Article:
‘Best’ tips to knock ‘hundreds’ off energy bill in time for winter
Mark Sait, CEO/founder of SaveMoneyCutCarbon, provides some good advice.
Energy bills are expected to drop slightly in October as Ofgem’s new price cap comes into effect, but there are ways to reduce costs by hundreds of pounds more. Turning a thermostat down by just one degree can knock nearly £100 off energy bills a year while installing loft insulation could save a household as much as £315. From October 1, annual energy bills for a typical dual fuel household paying by direct debit will fall to around £1923 – a reduction of around £151 a year, based on the current price cap unit rates. In light of the incoming strain on Brits’ wallets, with energy bills not expected to drop below £1700 for the rest of the decade, Mark Sait, the CEO/founder of the leading online money saving and sustainability platform, SaveMoneyCutCarbon, outlines data from the platform, as well as offering quick and actionable tips to save on energy at home. Mark commented, ‘Start by switching off appliances that aren’t in use at the mains, changing your shower heads to a low flow model, and the easiest, swapping your incandescent light bulb for an energy efficient one. This simple and cost effective behaviour can reduce your energy consumption by 90%.’
62% agreed that they did not know that leaving your appliances on accounts for 6% of the average household energy bill
35% did not know that a fridge-freezer accounts for the largest percentage of a household bill.
49% did not know that swapping their old washing machine for an energy efficient one could reduce their bill by half.
79% did not know that by swapping a regular light bulb for an LED one you could make sizeable savings on your electricity bill.
64% did not know that by changing shower heads and taps to low flow eco models you could reduce your water use.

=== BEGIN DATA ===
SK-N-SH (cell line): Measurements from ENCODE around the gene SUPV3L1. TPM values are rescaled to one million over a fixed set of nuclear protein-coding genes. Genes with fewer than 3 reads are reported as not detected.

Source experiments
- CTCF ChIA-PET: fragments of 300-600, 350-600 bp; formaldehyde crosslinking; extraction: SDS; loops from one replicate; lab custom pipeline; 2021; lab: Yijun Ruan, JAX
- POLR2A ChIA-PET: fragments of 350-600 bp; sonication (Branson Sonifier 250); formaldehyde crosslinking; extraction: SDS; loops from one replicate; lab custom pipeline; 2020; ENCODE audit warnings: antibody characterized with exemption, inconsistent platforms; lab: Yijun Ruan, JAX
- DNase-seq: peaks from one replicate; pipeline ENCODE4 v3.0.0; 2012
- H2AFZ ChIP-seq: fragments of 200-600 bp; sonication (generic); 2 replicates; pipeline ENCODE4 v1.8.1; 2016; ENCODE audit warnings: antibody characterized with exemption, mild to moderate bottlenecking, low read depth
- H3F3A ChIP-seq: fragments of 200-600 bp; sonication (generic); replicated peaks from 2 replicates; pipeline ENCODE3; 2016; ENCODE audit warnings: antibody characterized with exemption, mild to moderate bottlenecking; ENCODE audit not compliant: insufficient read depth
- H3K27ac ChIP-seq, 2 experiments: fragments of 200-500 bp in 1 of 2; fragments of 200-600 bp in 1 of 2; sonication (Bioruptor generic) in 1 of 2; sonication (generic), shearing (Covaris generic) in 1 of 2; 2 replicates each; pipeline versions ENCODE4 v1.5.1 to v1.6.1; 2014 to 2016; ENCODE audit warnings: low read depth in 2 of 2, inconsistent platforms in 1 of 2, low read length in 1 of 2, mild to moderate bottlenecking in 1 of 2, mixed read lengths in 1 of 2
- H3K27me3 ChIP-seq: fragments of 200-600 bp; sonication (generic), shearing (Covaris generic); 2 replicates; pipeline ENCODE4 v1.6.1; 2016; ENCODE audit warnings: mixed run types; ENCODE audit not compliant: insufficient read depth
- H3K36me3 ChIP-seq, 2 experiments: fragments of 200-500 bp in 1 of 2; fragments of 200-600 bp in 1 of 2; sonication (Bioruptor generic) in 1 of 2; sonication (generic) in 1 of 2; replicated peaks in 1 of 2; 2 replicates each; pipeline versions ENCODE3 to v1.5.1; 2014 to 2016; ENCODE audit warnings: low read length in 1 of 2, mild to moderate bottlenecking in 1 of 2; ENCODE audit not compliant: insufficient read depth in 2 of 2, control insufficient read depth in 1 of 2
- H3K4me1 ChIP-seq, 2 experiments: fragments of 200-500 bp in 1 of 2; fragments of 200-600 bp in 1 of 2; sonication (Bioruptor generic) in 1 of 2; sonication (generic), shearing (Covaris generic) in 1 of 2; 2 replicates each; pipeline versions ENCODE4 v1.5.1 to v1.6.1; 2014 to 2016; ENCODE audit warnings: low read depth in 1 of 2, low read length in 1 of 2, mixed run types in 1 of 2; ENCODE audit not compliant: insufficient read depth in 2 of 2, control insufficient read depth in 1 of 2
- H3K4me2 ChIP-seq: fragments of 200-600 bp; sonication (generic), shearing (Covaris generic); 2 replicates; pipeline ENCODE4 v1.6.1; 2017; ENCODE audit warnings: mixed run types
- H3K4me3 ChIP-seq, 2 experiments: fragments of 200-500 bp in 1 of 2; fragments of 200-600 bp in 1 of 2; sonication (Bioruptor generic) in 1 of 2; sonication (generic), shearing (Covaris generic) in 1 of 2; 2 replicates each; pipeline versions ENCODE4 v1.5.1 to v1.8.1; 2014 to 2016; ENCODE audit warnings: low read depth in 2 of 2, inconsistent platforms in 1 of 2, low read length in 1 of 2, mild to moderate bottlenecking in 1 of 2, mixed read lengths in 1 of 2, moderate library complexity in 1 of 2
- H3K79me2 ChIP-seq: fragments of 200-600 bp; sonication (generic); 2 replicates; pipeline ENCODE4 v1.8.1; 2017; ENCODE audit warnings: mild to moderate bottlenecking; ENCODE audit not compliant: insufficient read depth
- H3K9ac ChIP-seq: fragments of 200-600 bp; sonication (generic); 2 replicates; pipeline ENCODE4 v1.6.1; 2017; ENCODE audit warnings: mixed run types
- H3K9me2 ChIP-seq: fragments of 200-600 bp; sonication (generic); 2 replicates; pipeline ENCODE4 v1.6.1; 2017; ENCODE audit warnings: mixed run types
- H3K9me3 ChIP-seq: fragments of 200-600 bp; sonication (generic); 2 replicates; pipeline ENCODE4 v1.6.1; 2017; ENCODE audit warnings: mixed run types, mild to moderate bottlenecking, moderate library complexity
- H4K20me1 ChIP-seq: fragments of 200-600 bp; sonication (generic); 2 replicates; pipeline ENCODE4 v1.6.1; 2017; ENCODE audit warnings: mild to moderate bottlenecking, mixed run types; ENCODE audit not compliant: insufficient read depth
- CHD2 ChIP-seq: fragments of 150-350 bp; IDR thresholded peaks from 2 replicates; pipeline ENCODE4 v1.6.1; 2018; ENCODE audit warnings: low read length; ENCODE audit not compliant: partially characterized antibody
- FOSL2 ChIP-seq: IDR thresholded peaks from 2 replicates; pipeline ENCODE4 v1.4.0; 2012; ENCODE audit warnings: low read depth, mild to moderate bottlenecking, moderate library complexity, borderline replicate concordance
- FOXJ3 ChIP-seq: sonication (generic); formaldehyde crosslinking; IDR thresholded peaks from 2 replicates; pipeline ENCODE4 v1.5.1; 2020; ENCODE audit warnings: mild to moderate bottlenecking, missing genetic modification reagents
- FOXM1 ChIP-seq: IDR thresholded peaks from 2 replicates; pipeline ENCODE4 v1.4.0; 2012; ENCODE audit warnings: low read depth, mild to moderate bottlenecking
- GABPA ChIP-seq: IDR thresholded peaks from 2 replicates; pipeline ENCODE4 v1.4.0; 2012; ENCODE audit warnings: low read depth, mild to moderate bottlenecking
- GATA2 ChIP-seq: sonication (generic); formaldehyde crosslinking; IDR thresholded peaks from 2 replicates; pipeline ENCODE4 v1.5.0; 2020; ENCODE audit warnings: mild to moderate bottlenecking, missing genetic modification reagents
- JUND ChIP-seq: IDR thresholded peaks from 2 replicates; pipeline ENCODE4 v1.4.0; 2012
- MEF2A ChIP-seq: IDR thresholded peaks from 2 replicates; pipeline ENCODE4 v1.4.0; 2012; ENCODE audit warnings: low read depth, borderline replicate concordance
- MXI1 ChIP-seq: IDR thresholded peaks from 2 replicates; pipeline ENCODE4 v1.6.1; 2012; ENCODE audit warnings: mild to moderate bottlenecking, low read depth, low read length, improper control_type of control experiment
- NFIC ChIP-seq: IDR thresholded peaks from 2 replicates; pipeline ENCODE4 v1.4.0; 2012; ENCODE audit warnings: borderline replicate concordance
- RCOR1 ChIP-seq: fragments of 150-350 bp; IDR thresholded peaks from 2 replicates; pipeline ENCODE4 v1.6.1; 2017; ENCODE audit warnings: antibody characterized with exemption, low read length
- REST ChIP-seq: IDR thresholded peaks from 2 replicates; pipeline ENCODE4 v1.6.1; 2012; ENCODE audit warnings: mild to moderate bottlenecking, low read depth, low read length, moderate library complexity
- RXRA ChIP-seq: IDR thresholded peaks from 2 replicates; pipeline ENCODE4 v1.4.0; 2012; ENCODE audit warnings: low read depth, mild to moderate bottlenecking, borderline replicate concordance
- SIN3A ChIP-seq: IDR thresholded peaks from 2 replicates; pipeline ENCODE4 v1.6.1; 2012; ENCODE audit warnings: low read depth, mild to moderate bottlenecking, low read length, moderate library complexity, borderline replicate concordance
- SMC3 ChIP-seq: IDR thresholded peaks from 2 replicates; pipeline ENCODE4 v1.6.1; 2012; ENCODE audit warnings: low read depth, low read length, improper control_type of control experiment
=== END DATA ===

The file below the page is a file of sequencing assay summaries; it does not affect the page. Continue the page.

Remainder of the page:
Energy saving tips Turn the thermostat down by 1 degree According to Mark Sait, by turning down your thermostat by one degree you can save up to 10% on your heating bill. The World Health Organisation states that a home at 18° is the appropriate household temperature for a healthy adult. Therefore, if you tend to set your thermostat to 20 or 21 degrees, try setting it to only 18° as this reduction will help you save energy and money. Switch off your appliances from standby Although modern electronics use less energy in standby mode than their older models, having electronics constantly left on standby mode can make background energy use balloon, with televisions being the worst offender contributing to excess energy waste. It is estimated that these ‘vampire energy appliances’ are costing homeowners up to £95 on their annual bills. Research from SaveMoneyCutCarbon, suggests the average amount of energy consumed by gadgets on standby or in a non active state is between 9% and 16% of a home’s total energy bill. Therefore, the money saving expert suggest the easiest way to stop wasting energy and cut your costs is to unplug devices from the wall and plug them back in just as you are about to use them. Wash your laundry at colder temperatures Washing your clothes at a lower temperature is an easy yet effective way you can reduce your energy use and spending. Reducing your regular wash to 30° or even 20° can help reduce your electricity usage by up to 40% over the course of the year compared to higher temperatures. Fortunately, most laundry detergents still work just as effectively at a cold wash as they do at higher temperatures, so not only are clothes kept nice and fresh, but your energy bills are kept low as well. Use cold water for brushing teeth or washing hands Standard single lever mixer kitchen and bathroom taps tend to sit with the lever in the middle position, meaning that when the tap is ‘turned on’ (the lever is lifted) a mix of hot and cold water flows. Opening the tap in this position kickstarts your boiler into action, to provide you with the warm water it thinks you require. Grohe’s Cold-Water-Start taps feature energy saving technology which limits the tap’s range of movement so that only true cold water flows when the tap is opened in the middle position. This means that when you turn on your tap, you are not also turning on your boiler, helping you save usually wasted energy and money. Try a water displacement bag With more parents working from home to mind their children, there has been a notable rise in water use, so, conserving water where possible is vitally important. Research shows flushing the toilet is responsible for up to 90% of water consumption in commercial environments. Therefore, the Save-a-Flush displacement bag is a simple way to save thousands of litres of water every year, and the best part is it is under £3! It works by displacing water in the cistern to save you one litre of water each time you flush your toilet. Overall, this easy to fit and zero maintenance device can save you an average of 4800 litres a year. Switch to LED and save up to £100 LED lighting is the smart choice to help you save energy and reduce electricity bills. LED lights typically use less than a fifth of the power of traditional incandescent lamps. A typical household can save £150 a year by converting to LED – and these come in a range of warm, dimmable and coloured settings. By swapping out the energy guzzling traditional bulbs with LED lights that consume 10 times less electricity (a 6W LED equivalent), running costs per LED light will be 7.3p per day, 51p a week, £2.19 a month and £26.65 a year and £239.80 a year for a medium sized house. Mark Sait, CEO/founder of SaveMoneyCutCarbon, said: ‘What needs to happen is finding a way to be smarter with energy use. This can start with the least cost effective way – behaviour – that is, not just turning your heating off but checking when your timer is set, and switching off appliances/boilers that aren't in use. Or, it can be low cost, sustainable swaps. ‘Small changes make a big difference. Not everyone can afford big solar panels, electric cars and so on, so education, behaviour change, community and coming together will make the biggest difference. There is always more to be done on our end – people just need the facts to know where to begin.’